Your Health Privacy
Health Privacy is a MythIf you, like most reasonable people, think your personal health information is private—it's not. Just because you signed a privacy notice at your doctor's office or somewhere else does not guarantee that your information is protected from prying eyes.
What You Need to Know to Protect YourselfYour rights to govern your personal health information were eliminated in 2003 when the "privacy rule" became the "disclosure rule." Initially, HIPAA required that healthcare providers “obtain the individual's consent prior to using or disclosing protected health information to carry out treatment, payment or healthcare operation.” In 2002, one year prior to HIPAA going into full effect, the Department of Health and Human Services changed the original “Privacy Rule” by eliminating the right of consent. The Department granted all covered healthcare providers regulatory permission "to use and disclose protected health information for treatment, payment or healthcare operations" without an individual's consent.
What Does This Mean?Your consent is not required to share your personal health records in many situations. As a result of the HHS change, over 4 million businesses, potential employers, insurance companies, government agencies, medical billing firms and all their business associates have access to your health information for the purpose of treatment, payment or healthcare operations. This may include benefit managers, pharmaceutical companies, marketing firms and data mining companies. Although your doctor takes the necessary precautions to protect your health privacy, once your records are sent outside of an office, they lose control as to who can see or use your information.
How Does this Affect You?You could be subject to employment discrimination. In testimony before the Senate HELP Committee, 35 percent of Fortune 500 companies admitted to looking at an employee's health records before making hiring and promotion decisions (2006, 65 Fed. Reg.82,467). As employers seek to reduce health insurance costs, little prevents them from reviewing employees' and their family's health records to pass over employees with costly health conditions.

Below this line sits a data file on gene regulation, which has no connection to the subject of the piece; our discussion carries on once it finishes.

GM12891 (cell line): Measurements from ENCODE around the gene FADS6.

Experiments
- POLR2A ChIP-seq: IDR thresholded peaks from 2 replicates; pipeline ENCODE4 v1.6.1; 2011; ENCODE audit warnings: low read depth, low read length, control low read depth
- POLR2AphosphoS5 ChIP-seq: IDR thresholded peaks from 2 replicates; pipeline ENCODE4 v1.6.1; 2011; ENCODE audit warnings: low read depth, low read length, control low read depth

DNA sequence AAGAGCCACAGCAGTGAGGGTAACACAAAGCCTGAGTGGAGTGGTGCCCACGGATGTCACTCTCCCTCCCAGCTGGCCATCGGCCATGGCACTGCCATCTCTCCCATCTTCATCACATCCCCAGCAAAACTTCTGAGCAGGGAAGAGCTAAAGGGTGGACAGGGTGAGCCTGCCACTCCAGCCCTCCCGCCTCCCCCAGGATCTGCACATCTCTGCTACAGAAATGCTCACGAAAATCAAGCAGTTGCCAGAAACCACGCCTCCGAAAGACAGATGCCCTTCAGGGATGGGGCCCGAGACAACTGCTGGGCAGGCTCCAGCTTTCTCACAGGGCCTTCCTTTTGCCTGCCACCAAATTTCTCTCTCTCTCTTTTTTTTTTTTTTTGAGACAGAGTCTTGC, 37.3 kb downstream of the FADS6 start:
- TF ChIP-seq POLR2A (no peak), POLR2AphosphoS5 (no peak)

You could be financially penalized. With the rise of interconnected computer networks, your health records can be quickly and easily transferred between all companies, organizations and agencies. Banks, insurance corporations and lenders could access and use your personal health history to make decisions that are not in your favor. Automobile insurance companies could charge more or even flat out deny coverage to a driver with a medical condition they consider risky. Banks would be in a position to base lending decisions and interest rates on your medical history. For example, a higher interest rate could be charged to someone with a condition that requires stints of unemployment to maintain their health.
What Can You Do to Protect Yourself?First, inform your doctors that you wish to opt out of marketing databases, research studies and that you do not want your health information released without your consent. Second, request a protected health information disclosure audit on an annual basis from all your doctors. Third, report all discrepancies to your doctor so they can remedy the situation and, if necessary, report the discrepancy to the appropriate government agency for action. Arctrieval's free service will assist you in all these areas.
Even if you choose not to use Arctrieval's free service, we strongly urge you to manage your family's health information and privacy using the forms available. We believe it is important you protect yourself, whether or not Arctrieval is part of the process.